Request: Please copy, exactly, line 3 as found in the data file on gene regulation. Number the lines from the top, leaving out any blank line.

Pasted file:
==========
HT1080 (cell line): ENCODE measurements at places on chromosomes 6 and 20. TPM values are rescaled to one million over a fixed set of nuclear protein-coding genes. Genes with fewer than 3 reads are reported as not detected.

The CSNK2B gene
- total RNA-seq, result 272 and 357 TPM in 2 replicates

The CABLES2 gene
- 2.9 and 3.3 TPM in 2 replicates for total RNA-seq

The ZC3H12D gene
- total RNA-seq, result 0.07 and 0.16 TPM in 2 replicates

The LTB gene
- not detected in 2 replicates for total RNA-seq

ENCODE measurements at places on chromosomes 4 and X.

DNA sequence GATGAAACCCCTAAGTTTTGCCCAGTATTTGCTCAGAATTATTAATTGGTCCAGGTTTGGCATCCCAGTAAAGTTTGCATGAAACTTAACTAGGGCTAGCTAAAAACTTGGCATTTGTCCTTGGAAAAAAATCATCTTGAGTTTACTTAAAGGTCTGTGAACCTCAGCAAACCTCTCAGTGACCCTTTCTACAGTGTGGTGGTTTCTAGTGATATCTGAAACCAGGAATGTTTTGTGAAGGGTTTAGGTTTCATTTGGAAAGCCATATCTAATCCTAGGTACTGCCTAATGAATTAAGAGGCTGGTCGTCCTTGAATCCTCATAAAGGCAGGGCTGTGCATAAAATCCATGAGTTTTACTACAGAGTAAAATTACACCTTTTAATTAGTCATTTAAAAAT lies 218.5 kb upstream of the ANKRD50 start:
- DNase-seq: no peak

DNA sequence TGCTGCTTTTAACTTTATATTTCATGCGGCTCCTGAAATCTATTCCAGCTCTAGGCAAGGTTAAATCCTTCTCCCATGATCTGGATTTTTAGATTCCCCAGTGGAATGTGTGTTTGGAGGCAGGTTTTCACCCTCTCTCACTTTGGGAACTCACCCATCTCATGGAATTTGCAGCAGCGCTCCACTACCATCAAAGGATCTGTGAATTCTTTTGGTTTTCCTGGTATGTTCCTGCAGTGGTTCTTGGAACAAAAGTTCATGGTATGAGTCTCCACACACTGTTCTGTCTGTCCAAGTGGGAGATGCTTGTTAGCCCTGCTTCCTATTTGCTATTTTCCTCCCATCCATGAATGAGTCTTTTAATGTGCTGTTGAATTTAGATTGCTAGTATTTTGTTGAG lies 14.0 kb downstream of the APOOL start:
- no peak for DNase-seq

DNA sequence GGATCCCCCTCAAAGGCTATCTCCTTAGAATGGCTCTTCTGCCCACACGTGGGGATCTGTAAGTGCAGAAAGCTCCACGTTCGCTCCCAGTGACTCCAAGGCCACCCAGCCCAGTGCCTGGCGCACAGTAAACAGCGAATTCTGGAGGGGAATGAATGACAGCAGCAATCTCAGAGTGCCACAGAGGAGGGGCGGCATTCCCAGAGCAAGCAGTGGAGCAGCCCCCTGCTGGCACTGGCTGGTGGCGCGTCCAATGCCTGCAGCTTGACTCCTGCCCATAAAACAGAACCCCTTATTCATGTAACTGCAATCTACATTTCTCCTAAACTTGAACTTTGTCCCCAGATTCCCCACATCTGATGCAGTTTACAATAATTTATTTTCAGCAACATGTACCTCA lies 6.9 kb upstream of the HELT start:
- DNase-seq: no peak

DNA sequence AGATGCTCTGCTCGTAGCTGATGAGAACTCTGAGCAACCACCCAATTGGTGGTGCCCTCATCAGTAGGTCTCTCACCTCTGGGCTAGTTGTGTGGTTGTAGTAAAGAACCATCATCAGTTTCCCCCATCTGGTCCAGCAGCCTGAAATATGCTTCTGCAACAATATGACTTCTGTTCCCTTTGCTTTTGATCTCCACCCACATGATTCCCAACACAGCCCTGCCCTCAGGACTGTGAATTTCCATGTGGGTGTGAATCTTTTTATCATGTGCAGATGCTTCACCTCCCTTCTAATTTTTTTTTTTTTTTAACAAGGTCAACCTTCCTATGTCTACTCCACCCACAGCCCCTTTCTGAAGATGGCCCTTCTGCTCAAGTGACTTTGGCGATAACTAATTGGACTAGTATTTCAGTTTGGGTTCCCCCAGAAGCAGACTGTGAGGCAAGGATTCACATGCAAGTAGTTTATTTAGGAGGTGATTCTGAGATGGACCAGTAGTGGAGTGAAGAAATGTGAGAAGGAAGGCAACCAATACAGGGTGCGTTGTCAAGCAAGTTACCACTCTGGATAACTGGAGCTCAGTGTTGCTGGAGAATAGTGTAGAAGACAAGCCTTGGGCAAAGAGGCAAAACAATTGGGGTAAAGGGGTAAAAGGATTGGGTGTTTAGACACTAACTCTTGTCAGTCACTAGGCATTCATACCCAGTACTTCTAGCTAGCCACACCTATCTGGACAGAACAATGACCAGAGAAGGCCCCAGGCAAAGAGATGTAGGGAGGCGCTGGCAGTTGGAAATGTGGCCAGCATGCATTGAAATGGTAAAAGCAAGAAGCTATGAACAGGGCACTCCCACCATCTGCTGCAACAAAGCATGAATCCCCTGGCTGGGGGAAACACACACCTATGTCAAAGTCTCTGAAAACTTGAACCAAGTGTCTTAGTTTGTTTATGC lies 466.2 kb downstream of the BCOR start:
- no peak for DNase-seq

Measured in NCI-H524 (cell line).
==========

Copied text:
- total RNA-seq, result 272 and 357 TPM in 2 replicates